The Great Need for Courageous Leaders In the Church

“And when they brought those kings out to Joshua, Joshua summoned all the men of Israel and said to the chiefs of the men of war who had gone with him, “Come near; put your feet on the necks of these kings.” Then they came near and put their feet on their necks. And Joshua said to them, “Do not be afraid or dismayed; be strong and courageous. For thus the Lord will do to all your enemies against whom you fight.”” (Joshua 10:24–25)

When you begin reading the book of Joshua, you can almost sense the fear and intimidation that Joshua was feeling. It starts with the announcement that Moses is dead. And then over and over again Joshua and the people of Israel are told to be strong and courageous.

After gaining some victories, assurance, and even a few tough lessons, Joshua has grown quite a bit as a leader by chapter 10. As five kings band together to try and stop the advancement of Israel into the Canaanite territory, it quickly becomes obvious that God is fighting for his people and they are unstoppable. The five kings in fear and desperation hide out in a cave, where they are discovered and sealed into the cave to await their fate.

After destroying the five kingdoms, Joshua returned to the sealed cave to deal with the kings. What he did next is worthy of note for leaders in the church today.

1. Joshua summoned all the men of Israel. The men were the leaders of the families and clans, as well as those who fought the battles. By Joshua summoning all the men so that they could be built up in courage, he was strengthening and stabilizing the whole nation. Similarly, when the pastoral leadership of the church strengthens and gives courage to the men in the church as a whole, they strengthen the whole church.

2. Joshua encouraged the chiefs of the men of war…[to] come near; put your feet on the necks of these kings.” Joshua then turned to the leaders of the warriors—the commanders, and gave them the honor of this courageous symbolic act of victory. Not only did this act allow them to taste the victory for themselves, but it also strengthened their courage as the people saw not just Joshua as a mighty man whom God could use, but many mighty men God was using. Again, the local church should not be a place of pastor worship, but a place where the pastors are “equipping the saints for the work of the ministry.” This means that we should be producing multiple warriors for Christ, and among them many will rise to the place of “chiefs of the men of war.” How encouraging to know that your local church is a fertile growing place for mighty men of God!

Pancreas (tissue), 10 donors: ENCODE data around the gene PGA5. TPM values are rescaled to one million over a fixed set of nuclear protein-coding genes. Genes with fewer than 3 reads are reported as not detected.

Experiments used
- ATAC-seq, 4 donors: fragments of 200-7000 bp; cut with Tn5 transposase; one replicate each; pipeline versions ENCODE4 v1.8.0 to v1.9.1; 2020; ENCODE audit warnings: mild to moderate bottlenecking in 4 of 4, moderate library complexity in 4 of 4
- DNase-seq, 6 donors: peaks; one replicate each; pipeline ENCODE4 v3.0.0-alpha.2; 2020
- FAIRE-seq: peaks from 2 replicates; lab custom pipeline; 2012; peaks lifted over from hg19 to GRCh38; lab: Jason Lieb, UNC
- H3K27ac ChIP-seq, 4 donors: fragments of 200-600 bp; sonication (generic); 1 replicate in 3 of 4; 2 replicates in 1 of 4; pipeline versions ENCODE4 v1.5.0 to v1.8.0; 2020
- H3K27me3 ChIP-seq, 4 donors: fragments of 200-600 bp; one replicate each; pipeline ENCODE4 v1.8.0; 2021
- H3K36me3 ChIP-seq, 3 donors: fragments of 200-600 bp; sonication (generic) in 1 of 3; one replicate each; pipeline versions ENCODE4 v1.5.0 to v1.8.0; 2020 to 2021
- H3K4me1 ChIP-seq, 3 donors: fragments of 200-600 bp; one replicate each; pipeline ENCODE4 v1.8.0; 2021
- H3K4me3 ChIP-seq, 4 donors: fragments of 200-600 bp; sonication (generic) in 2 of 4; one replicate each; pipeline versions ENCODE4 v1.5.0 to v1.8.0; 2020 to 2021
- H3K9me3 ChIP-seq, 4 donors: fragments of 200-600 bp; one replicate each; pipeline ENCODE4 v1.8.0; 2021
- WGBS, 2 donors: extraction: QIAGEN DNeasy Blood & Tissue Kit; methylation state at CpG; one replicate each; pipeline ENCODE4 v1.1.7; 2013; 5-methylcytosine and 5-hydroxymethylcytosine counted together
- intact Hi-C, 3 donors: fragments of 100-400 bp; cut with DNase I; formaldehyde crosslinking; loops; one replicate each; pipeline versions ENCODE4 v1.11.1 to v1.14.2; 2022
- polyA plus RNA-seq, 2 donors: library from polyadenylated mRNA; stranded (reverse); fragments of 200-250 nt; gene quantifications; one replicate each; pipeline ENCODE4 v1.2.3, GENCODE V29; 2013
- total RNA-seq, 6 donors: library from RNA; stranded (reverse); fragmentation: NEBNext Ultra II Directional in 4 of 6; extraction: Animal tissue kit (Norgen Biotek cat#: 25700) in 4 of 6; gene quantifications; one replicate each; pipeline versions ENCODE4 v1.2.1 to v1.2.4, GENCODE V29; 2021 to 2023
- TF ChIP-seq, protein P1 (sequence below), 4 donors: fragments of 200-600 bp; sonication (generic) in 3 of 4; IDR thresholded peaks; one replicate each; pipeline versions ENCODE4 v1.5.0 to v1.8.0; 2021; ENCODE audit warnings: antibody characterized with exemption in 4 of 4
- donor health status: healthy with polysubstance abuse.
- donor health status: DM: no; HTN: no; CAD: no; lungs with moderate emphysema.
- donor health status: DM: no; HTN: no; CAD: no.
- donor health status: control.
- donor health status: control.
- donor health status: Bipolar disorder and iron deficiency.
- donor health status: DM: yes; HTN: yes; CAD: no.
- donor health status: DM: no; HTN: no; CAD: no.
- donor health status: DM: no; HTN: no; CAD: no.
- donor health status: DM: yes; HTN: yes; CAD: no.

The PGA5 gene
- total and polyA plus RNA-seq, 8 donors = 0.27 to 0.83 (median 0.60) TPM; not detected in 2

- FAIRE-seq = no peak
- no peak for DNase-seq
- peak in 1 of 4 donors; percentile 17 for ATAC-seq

3. Joshua finally spoke God’s Word to them to both focus and humble them: “And Joshua said to them, “Do not be afraid or dismayed; be strong and courageous. For thus the Lord will do to all your enemies against whom you fight”” (Joshua 10:25). These are very similar words to those that the Lord said to Joshua when he failed at Ai (Joshua 8:1). Joshua had absorbed those words and was now living by them. He knew that the Word of God is a powerful two-edged sword, and he wanted to equip his men with the same weapon that he had received. Those words were more than simply true—they contained reminders of humility and focus—don’t be afraid or discouraged, be strong and courageous. But don’t forget that the Lord will be fighting for you. It is not you who has won these victories.

Locker room pep talks are strongly associated with sports, and so many men are familiar with them. But that isn’t what Joshua gave them, and its not what our churches need. Leave the pop psychology to Oprah Winfrey and Joel Osteen. Real leaders need en-couragement, meaning they need courage from God himself. Hype only lasts so long. Courageous leaders need to point up and coming leaders beyond themselves to God himself. Preach the Word and let the lion out!

Don’t Cover Your Cracks with Plaster (weekend repost)

A few nights ago I awoke with the aches and pains of a sickness I have been fighting for a few days. Unable to sleep, I started to reflect upon all the friends and loved ones that are struggling with pain and suffering to a much greater degree. I thought about those who are facing a crumbling marriage, the loss of a spouse, the onset of a disease that will take their life. I lay in the dark and considered the deep comfort that we have in Christ.

Read the rest of the post here: Don’t Cover Your Cracks with Plaster